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Am J Hum Biol. 2016 May;28(3):364-71. doi: 10.1002/ajhb.22796. Epub 2015 Oct 12.

Anthropometric measurement standardization in the US-affiliated pacific: Report from the Children's Healthy Living Program.

Author information

1
Department of Human Nutrition, Food and Animal Sciences, University of Hawai'i at Mānoa, Honolulu, Hawai'i.
2
Cancer Center, University of Hawai'i at Mānoa, Honolulu, Hawai'i.
3
School of Nursing and Health Sciences, University of Guam, Mangilao, Guam.
4
Land Grant Program, Northern Marianas College, Saipan, Northern Mariana Islands.
5
Department of Alaska Native Health, University of Alaska, Fairbanks, Alaska.
6
Land Grant Program, American Samoa Community College, Pago Pago, American Samoa.
7
Department of Tropical Plants and Soil Science, University of Hawai'i at Mānoa, Honolulu, Hawai'i.

Abstract

OBJECTIVES:

Anthropometric standardization is essential to obtain reliable and comparable data from different geographical regions. The purpose of this study is to describe anthropometric standardization procedures and findings from the Children's Healthy Living (CHL) Program, a study on childhood obesity in 11 jurisdictions in the US-Affiliated Pacific Region, including Alaska and Hawai'i.

METHODS:

Zerfas criteria were used to compare the measurement components (height, waist, and weight) between each trainee and a single expert anthropometrist. In addition, intra- and inter-rater technical error of measurement (TEM), coefficient of reliability, and average bias relative to the expert were computed.

RESULTS:

From September 2012 to December 2014, 79 trainees participated in at least 1 of 29 standardization sessions. A total of 49 trainees passed either standard or alternate Zerfas criteria and were qualified to assess all three measurements in the field. Standard Zerfas criteria were difficult to achieve: only 2 of 79 trainees passed at their first training session. Intra-rater TEM estimates for the 49 trainees compared well with the expert anthropometrist. Average biases were within acceptable limits of deviation from the expert. Coefficient of reliability was above 99% for all three anthropometric components.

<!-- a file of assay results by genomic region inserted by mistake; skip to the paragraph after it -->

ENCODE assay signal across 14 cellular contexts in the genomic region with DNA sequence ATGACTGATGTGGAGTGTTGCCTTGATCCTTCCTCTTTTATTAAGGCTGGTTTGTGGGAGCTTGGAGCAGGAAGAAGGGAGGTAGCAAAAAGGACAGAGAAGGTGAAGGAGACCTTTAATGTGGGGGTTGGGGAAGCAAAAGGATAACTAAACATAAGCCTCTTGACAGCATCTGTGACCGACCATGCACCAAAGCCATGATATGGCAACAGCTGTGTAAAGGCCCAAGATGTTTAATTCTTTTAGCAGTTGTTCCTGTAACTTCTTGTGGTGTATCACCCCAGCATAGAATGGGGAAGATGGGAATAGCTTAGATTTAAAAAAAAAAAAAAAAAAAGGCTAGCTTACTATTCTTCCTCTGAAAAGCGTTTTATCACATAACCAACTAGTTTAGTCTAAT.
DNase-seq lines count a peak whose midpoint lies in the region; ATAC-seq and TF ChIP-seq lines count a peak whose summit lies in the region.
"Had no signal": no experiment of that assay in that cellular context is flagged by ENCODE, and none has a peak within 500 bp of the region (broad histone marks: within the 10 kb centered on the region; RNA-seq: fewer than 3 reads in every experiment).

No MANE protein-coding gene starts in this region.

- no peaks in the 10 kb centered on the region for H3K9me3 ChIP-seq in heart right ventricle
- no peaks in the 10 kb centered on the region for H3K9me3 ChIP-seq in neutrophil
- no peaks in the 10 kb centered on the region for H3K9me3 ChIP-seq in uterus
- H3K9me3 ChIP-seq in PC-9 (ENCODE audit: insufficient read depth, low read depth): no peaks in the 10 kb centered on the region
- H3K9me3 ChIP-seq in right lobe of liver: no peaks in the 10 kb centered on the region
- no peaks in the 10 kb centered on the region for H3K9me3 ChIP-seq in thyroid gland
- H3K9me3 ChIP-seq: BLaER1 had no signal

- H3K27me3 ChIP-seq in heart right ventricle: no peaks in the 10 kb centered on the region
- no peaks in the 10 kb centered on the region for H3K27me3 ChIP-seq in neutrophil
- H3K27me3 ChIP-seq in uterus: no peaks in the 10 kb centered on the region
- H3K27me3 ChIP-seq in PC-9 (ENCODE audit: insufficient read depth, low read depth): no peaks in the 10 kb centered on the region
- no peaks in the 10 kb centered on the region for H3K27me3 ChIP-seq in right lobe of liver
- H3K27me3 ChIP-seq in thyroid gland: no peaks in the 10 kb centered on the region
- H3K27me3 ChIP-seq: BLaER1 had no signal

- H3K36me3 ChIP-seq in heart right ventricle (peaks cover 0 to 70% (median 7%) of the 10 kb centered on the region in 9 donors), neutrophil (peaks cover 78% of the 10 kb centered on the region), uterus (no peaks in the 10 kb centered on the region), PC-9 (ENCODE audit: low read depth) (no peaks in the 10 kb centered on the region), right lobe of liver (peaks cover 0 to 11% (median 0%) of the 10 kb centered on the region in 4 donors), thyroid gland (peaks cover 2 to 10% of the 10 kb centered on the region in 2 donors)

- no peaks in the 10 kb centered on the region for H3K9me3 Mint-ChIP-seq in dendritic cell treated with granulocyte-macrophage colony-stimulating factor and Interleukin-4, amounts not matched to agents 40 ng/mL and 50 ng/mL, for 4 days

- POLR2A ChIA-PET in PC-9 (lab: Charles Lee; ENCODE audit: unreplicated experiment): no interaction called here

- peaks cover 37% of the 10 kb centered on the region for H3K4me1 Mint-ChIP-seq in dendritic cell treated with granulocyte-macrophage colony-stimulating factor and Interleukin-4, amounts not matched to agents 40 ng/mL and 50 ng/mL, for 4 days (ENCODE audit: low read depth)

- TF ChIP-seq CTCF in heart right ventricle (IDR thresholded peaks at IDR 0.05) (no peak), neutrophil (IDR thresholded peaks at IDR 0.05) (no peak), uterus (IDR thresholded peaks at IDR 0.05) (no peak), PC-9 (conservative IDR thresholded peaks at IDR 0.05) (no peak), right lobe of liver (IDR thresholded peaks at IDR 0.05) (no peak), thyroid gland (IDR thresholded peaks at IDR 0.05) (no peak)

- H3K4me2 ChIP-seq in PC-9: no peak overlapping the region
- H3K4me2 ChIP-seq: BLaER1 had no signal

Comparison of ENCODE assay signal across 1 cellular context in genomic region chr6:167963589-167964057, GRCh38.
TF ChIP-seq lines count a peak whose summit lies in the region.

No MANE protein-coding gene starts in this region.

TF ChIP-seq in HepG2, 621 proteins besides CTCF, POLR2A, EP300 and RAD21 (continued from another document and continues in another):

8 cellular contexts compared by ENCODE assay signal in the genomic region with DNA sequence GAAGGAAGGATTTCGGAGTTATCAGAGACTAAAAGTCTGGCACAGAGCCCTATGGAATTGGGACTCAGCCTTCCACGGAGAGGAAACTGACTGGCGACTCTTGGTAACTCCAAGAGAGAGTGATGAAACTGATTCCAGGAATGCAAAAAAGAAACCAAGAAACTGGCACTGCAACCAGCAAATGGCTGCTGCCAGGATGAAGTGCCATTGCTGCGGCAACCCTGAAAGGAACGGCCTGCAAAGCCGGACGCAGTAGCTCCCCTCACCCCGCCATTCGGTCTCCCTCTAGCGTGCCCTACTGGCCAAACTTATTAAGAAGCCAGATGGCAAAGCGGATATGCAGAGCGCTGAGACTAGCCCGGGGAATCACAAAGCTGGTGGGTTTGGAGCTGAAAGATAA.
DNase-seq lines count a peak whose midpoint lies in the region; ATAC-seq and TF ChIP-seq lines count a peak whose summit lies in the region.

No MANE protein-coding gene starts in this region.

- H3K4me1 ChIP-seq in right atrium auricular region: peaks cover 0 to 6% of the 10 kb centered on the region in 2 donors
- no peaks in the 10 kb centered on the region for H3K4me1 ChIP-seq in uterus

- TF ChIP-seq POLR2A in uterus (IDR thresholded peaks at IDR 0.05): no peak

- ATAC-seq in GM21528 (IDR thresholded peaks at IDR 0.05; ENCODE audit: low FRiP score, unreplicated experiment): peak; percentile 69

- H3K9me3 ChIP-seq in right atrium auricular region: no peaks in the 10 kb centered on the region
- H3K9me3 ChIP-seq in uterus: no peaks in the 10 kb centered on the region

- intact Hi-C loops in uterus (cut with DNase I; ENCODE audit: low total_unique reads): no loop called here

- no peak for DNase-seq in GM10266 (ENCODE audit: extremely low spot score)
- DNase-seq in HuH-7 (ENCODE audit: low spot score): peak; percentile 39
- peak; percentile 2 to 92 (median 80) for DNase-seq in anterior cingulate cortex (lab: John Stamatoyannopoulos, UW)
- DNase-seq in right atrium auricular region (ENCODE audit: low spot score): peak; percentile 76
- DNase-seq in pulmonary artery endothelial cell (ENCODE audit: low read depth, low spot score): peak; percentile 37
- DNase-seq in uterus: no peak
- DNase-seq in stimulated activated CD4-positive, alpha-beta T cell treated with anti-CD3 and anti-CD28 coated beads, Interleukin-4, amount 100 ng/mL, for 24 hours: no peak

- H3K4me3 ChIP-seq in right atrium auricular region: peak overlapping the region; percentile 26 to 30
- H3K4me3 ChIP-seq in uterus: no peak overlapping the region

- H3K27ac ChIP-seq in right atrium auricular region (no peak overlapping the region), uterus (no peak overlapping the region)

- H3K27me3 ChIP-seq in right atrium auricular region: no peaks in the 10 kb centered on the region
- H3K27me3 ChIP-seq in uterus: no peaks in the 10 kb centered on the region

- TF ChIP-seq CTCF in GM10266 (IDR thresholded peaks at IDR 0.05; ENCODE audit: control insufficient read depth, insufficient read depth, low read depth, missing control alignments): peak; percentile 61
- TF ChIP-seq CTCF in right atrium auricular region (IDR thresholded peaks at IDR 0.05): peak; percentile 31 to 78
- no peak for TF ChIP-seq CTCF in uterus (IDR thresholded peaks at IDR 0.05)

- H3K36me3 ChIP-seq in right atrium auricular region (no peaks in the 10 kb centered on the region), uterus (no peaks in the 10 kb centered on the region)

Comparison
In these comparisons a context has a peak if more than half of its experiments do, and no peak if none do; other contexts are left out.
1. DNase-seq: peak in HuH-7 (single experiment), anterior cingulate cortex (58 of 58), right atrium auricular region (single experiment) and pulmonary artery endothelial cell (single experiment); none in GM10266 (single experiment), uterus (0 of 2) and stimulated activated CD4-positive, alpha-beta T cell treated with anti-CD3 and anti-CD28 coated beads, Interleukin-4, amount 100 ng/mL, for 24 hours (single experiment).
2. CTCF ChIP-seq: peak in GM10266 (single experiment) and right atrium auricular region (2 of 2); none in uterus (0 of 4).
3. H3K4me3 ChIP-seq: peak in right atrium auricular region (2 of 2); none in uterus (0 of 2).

CONCLUSIONS:

Standardization based on comparison with a single expert ensured the comparability of measurements from the 49 trainees who passed the criteria. The anthropometric standardization process and protocols followed by CHL resulted in 49 standardized field anthropometrists and have helped build capacity in the health workforce in the Pacific Region. Am. J. Hum. Biol. 28:364-371, 2016. © 2015 Wiley Periodicals, Inc.

PMID:
26457888
PMCID:
PMC4861683
DOI:
10.1002/ajhb.22796
[Indexed for MEDLINE]
Free PMC Article

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